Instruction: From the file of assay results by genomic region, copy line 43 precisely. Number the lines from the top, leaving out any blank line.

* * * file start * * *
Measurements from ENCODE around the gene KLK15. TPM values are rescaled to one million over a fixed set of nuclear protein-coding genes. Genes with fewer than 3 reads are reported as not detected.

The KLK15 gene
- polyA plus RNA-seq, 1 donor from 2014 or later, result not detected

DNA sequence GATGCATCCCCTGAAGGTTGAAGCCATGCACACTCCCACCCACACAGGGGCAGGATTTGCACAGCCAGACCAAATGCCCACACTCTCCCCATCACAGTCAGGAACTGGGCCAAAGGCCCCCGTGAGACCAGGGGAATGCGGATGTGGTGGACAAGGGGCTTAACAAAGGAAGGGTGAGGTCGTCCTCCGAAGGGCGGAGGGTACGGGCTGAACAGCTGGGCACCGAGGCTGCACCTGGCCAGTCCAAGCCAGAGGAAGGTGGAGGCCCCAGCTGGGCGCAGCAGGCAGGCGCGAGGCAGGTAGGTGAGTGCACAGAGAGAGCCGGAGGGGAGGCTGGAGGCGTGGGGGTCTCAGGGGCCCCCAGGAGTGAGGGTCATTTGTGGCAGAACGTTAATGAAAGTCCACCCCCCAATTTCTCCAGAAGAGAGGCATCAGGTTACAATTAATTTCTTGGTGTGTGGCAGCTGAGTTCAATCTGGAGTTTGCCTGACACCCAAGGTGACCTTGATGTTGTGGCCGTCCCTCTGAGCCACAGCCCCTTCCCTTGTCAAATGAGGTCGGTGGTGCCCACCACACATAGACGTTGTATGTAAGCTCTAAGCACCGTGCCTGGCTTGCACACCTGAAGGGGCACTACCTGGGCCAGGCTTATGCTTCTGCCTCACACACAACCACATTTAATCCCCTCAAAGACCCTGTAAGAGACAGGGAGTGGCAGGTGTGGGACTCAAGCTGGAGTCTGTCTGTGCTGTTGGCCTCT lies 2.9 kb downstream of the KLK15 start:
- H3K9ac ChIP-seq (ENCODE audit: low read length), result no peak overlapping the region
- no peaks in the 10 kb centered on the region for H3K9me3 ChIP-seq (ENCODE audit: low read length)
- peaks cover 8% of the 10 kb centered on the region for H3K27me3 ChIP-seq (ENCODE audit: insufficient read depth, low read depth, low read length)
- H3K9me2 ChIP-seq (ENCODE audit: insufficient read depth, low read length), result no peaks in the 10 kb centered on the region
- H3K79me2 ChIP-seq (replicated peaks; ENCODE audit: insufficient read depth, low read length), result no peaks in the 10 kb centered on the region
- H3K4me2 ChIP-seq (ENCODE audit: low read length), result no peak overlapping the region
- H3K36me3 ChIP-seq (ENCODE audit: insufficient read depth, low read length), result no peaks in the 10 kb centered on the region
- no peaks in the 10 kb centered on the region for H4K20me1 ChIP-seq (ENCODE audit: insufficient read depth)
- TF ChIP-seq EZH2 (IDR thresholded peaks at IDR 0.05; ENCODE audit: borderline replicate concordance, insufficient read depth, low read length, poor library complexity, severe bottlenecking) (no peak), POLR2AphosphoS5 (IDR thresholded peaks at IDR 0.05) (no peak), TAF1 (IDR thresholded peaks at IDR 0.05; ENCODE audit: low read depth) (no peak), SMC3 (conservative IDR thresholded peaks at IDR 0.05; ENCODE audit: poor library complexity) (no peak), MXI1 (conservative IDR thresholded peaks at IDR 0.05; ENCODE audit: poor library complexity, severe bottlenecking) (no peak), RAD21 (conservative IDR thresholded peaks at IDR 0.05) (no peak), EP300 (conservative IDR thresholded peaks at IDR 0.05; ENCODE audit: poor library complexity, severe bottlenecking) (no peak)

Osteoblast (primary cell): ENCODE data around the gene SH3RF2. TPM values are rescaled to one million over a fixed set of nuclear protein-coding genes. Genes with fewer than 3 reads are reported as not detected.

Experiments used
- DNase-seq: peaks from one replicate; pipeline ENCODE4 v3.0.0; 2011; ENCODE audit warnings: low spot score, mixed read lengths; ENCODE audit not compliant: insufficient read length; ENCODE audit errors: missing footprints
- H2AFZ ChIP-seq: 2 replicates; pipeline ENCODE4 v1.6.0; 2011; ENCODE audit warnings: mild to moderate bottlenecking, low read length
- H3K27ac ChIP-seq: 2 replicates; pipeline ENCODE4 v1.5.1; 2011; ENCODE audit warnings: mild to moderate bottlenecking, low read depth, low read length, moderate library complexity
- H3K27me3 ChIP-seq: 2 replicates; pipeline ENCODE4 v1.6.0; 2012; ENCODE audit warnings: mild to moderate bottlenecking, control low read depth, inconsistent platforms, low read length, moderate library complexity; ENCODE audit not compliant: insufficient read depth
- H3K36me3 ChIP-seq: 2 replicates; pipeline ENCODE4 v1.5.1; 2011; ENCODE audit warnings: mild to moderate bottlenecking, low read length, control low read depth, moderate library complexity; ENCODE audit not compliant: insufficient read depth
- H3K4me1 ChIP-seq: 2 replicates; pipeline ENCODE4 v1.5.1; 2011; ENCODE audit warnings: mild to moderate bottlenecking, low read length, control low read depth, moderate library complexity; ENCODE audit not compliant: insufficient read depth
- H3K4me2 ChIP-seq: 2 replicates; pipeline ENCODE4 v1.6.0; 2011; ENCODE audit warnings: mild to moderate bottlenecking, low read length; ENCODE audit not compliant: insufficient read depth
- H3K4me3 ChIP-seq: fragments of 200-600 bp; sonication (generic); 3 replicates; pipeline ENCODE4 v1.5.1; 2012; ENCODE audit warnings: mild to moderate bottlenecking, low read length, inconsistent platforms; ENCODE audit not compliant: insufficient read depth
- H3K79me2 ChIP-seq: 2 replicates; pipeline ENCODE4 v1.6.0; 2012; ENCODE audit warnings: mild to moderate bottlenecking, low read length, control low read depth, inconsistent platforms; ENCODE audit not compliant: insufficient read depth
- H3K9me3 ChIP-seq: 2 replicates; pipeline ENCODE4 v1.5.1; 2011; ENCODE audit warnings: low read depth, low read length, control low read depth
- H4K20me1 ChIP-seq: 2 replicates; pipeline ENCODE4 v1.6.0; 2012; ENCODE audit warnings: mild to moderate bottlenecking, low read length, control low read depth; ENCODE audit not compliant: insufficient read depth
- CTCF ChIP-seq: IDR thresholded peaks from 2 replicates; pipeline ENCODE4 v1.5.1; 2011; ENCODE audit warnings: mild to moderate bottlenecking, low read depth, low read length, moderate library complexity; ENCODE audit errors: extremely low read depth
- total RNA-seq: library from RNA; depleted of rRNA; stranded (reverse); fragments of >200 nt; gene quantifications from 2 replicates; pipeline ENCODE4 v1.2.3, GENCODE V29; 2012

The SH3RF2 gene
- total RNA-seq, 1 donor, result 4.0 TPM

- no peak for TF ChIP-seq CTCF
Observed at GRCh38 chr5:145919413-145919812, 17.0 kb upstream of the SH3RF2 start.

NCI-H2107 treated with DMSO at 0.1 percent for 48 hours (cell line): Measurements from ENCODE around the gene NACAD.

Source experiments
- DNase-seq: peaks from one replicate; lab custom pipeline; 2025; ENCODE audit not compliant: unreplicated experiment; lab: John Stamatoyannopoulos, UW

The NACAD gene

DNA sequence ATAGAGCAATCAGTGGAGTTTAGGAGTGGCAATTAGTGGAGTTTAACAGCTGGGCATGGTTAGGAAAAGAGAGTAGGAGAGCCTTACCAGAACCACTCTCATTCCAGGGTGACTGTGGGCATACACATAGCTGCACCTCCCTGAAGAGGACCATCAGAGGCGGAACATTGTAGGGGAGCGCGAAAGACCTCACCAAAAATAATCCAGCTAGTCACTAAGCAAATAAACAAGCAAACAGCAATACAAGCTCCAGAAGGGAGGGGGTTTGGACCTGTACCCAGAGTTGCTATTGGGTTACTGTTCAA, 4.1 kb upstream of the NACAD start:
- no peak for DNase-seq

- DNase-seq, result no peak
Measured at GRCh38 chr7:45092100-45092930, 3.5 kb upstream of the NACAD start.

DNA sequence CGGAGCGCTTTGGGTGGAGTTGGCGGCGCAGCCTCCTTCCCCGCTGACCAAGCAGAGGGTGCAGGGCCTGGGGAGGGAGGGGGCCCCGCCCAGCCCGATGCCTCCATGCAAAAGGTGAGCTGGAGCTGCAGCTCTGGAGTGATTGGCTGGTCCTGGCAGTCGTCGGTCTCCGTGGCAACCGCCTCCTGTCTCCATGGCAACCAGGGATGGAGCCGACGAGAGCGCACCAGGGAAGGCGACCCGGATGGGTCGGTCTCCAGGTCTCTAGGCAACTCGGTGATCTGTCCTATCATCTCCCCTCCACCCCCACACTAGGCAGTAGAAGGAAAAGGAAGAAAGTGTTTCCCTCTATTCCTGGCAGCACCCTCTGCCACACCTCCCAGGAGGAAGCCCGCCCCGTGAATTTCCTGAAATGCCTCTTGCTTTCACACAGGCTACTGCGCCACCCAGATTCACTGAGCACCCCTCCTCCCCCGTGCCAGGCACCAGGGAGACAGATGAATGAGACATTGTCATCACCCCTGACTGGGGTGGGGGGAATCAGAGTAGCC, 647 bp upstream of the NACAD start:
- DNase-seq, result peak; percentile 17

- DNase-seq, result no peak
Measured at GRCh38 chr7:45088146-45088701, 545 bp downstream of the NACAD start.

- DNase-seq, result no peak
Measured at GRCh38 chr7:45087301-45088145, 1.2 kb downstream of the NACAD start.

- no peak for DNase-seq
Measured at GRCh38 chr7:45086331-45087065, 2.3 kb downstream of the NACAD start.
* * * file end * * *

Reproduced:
- DNase-seq, result no peak